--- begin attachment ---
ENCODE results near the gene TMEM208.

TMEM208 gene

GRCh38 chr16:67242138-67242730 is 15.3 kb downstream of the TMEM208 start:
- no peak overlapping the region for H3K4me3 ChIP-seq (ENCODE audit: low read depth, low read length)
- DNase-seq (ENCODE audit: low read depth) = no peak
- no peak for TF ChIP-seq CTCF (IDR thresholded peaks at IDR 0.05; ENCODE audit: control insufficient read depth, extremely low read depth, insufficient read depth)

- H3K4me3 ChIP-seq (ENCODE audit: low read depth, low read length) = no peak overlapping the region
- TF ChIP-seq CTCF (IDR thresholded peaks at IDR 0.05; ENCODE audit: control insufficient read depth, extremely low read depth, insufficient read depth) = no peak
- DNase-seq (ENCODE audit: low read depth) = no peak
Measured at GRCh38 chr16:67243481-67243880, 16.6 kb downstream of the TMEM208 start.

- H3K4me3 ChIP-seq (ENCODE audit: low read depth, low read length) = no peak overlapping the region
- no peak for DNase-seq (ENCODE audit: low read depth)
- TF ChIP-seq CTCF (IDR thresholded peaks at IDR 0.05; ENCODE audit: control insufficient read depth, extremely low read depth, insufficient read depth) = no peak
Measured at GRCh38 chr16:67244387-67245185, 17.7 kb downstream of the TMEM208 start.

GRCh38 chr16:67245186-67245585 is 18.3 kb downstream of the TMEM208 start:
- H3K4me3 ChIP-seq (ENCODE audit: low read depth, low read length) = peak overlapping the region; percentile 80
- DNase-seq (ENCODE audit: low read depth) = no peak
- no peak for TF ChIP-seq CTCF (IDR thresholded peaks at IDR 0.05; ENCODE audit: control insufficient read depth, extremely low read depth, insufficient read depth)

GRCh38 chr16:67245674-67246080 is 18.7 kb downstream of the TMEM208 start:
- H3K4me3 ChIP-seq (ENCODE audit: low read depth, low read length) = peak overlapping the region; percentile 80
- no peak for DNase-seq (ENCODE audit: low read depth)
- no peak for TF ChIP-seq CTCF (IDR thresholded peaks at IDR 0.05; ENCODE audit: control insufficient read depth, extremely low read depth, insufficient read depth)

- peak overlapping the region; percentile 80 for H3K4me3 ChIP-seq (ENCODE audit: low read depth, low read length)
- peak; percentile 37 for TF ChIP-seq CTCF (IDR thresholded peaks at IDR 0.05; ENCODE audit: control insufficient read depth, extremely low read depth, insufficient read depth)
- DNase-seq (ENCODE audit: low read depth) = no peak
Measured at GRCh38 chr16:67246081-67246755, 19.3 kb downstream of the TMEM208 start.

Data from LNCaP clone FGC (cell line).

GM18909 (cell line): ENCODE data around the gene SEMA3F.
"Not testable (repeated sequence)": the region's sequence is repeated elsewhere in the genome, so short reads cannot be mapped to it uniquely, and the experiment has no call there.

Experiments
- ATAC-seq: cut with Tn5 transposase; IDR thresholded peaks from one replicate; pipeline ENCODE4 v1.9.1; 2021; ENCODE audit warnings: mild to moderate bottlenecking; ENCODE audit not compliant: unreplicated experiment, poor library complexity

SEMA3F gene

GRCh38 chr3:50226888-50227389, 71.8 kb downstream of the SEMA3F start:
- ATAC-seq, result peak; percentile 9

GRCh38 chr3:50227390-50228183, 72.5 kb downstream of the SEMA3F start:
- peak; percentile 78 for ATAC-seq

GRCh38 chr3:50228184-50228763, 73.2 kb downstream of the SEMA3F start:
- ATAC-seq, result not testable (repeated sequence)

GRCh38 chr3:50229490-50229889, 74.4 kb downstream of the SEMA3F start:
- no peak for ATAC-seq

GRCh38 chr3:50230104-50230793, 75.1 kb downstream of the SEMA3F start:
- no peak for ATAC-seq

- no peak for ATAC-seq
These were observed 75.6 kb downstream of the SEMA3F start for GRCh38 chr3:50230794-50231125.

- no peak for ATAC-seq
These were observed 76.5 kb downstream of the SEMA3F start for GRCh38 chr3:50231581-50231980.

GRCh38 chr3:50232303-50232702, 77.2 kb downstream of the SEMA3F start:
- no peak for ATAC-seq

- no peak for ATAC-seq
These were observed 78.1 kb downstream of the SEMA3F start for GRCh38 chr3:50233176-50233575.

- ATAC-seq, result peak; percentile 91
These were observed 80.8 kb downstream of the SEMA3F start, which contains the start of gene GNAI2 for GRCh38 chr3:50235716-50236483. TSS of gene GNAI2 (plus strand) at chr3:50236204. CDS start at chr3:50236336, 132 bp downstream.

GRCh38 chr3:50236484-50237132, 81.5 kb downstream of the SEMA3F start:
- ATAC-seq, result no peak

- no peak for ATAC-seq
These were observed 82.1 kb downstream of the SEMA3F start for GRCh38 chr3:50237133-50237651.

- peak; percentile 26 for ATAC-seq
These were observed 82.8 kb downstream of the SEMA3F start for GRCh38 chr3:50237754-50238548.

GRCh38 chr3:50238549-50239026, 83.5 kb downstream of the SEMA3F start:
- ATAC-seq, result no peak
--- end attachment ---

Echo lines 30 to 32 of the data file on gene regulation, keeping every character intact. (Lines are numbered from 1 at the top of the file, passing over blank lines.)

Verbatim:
Experiments
- ATAC-seq: cut with Tn5 transposase; IDR thresholded peaks from one replicate; pipeline ENCODE4 v1.9.1; 2021; ENCODE audit warnings: mild to moderate bottlenecking; ENCODE audit not compliant: unreplicated experiment, poor library complexity

SEMA3F gene